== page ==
Seattle’s South Lake Union tech hub might not be as bustling as it would normally be, pre-pandemic, but when traffic and workers return to the neighborhood in force eventually, getting around will look much different.
The Washington State Department of Transportation shared a new video and photos showing the progress on work related to the SR 99 tunnel and the surface streets impacted by that huge undertaking.
Construction crews have reached milestones at both ends of the old Battery Street Tunnel, WSDOT said in a new blog post on Tuesday. The tunnel once carried SR 99 between Aurora Avenue North and the Alaskan Way Viaduct, but it was decommissioned after the new tunnel opened in February 2019.
The old tunnel’s mechanical and electrical systems were removed, new utilities were installed and the structure was filled with recycled concrete from the demolished Alaskan Way Viaduct. To fill the final seven feet of height, WSDOT said lightweight concrete was pumped through ventilation grates along Battery Street.
Check out before and after images:
Near the campuses of Amazon, Google, Facebook and others in South Lake Union, not far from the Space Needle, the neighborhood now more easily connects with the Uptown neighborhood, which was previously cut off by SR 99.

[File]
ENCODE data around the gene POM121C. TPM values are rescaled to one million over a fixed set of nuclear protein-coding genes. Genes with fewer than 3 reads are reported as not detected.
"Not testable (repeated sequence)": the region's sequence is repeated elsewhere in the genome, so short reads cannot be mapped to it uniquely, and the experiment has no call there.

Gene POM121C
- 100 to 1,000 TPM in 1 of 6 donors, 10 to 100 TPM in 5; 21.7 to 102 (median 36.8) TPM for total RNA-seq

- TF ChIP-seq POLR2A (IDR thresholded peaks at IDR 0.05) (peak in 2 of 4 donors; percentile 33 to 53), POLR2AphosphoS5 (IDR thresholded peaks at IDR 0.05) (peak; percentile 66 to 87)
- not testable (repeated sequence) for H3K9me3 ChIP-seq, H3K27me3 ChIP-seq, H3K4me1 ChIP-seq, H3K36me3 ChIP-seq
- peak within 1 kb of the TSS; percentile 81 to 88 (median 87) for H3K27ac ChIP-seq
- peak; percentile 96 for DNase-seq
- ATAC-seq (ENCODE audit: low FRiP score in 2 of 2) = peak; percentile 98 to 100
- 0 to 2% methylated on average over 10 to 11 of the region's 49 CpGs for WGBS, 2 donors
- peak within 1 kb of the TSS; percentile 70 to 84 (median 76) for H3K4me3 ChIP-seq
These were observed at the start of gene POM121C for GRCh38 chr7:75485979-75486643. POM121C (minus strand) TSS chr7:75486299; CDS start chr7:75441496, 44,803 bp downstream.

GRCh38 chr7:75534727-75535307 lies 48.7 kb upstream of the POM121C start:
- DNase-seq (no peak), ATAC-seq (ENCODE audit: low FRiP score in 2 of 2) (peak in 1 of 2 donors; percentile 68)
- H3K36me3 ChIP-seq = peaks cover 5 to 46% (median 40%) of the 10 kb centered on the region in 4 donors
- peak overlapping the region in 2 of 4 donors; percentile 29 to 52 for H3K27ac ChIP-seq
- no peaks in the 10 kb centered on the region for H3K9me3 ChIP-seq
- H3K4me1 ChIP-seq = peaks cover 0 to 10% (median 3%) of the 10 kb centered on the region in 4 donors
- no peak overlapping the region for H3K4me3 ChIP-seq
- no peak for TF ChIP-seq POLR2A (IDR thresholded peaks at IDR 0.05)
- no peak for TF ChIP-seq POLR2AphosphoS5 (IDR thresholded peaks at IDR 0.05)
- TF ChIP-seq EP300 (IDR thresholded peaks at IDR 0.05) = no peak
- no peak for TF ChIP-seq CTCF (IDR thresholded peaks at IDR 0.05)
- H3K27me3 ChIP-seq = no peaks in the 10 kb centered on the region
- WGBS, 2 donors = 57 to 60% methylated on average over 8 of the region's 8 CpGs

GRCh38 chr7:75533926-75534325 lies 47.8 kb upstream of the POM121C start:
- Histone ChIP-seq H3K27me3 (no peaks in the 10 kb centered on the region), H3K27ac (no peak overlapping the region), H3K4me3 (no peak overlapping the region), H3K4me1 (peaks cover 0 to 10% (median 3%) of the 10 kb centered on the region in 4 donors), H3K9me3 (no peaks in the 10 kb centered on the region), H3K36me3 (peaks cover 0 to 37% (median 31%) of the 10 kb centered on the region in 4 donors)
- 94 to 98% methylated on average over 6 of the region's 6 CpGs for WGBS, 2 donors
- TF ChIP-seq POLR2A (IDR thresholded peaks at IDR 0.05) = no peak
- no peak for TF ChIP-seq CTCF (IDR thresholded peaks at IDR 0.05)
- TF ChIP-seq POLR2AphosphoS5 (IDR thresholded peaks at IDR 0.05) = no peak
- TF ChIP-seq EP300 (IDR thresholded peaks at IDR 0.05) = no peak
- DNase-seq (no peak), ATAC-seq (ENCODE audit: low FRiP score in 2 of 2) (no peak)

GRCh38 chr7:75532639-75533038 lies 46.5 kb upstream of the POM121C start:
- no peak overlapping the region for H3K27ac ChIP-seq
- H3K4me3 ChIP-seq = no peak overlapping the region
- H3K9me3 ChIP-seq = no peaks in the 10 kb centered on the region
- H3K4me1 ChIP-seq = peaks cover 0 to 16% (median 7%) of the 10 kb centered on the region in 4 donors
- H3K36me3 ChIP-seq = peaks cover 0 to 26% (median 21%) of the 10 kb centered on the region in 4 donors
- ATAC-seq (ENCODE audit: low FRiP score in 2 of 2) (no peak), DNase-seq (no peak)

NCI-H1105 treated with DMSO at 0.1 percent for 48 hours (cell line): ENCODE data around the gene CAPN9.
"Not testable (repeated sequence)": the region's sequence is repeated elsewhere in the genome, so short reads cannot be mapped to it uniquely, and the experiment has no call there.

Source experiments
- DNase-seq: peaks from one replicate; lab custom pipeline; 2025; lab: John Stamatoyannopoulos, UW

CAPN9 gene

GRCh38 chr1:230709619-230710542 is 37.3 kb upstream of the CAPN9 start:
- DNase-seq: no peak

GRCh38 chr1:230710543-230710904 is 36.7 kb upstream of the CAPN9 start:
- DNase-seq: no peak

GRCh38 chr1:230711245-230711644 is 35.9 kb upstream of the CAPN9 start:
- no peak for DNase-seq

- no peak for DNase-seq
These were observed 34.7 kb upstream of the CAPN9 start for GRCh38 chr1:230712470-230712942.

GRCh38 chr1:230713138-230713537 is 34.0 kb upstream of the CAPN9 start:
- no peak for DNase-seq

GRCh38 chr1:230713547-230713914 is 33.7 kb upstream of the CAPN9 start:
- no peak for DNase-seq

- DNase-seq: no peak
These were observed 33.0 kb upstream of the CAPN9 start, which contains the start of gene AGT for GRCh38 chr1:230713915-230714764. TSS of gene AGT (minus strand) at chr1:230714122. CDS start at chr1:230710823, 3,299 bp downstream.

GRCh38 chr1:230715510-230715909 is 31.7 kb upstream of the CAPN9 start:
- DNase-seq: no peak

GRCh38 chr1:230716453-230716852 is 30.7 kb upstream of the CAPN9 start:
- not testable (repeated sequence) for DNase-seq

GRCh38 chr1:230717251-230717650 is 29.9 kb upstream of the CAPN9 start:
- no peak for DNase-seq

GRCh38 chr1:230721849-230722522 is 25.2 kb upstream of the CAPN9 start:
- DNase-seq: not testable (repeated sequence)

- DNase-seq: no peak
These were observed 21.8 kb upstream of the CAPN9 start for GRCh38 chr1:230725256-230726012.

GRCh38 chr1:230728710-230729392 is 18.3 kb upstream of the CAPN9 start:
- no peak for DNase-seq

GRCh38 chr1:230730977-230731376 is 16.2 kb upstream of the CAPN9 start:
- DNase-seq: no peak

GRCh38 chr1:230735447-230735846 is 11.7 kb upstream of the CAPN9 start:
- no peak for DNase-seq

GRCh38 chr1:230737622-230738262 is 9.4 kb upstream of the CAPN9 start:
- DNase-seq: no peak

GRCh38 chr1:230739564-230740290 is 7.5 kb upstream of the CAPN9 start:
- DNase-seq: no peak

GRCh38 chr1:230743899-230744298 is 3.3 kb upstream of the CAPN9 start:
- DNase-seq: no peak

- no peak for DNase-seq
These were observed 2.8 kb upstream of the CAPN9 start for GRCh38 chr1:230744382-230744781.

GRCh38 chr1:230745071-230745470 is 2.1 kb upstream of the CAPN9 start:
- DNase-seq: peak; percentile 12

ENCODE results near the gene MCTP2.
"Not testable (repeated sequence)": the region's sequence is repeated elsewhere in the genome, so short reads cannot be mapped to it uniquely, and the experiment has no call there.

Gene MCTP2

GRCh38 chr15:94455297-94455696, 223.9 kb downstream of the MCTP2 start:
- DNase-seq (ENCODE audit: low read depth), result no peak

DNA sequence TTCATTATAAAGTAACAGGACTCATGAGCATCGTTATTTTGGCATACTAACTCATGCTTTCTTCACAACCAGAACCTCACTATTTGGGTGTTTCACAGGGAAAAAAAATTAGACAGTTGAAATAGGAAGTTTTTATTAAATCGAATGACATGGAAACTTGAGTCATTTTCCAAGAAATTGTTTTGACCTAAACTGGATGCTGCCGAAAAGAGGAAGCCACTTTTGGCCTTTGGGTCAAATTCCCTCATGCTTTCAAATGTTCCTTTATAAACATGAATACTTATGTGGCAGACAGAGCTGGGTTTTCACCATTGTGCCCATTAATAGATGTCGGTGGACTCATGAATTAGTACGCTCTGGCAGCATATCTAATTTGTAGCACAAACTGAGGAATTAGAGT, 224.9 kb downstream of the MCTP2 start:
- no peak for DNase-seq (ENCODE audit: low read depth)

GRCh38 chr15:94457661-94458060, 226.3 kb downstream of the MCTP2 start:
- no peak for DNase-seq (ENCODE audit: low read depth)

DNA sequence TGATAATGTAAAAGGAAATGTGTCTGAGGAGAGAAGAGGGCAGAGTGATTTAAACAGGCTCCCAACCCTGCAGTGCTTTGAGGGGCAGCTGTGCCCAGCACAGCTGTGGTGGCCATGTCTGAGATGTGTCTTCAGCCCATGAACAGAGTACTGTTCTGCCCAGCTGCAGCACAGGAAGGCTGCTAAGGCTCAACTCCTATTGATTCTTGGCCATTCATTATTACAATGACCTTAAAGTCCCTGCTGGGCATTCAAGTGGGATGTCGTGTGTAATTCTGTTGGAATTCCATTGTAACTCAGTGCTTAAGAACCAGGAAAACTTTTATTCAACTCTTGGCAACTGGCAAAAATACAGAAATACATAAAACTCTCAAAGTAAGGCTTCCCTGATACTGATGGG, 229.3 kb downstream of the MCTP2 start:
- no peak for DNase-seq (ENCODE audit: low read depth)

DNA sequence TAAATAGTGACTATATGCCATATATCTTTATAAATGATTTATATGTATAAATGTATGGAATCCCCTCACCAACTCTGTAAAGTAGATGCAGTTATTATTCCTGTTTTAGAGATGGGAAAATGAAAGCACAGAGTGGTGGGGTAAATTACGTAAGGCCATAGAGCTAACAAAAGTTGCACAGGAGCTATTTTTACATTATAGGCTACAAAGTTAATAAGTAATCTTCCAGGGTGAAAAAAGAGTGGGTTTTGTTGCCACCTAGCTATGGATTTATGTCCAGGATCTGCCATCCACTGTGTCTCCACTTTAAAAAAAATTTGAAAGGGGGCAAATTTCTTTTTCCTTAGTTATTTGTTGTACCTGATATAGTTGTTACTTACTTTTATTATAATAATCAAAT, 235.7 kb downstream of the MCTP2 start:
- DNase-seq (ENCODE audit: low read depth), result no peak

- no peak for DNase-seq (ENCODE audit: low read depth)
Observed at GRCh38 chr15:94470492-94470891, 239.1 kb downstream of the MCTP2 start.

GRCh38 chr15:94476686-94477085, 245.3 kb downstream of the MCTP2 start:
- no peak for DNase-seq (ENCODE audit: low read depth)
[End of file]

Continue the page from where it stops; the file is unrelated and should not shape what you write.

Highway lanes into and out of the Battery Street Tunnel that once prevented east-west travel between Denny Way and Mercer Street is now Seventh Avenue North. The new, three-block-long roadway offers bus lanes to improve transit travel times, new signalized intersections for safe east-west crossings, and will support future bicycle and pedestrian corridor improvements along Thomas Street.
Check out more images on the WSDOT Flickr page.
Work to replace the Alaskan Way Viaduct once involved 30 separate projects. The checklist is nearing two remaining projects, WSDOT said, including rebuilding Alaskan Way along the waterfront, and the South Access Surface Streets Connections project near the city’s sports stadiums.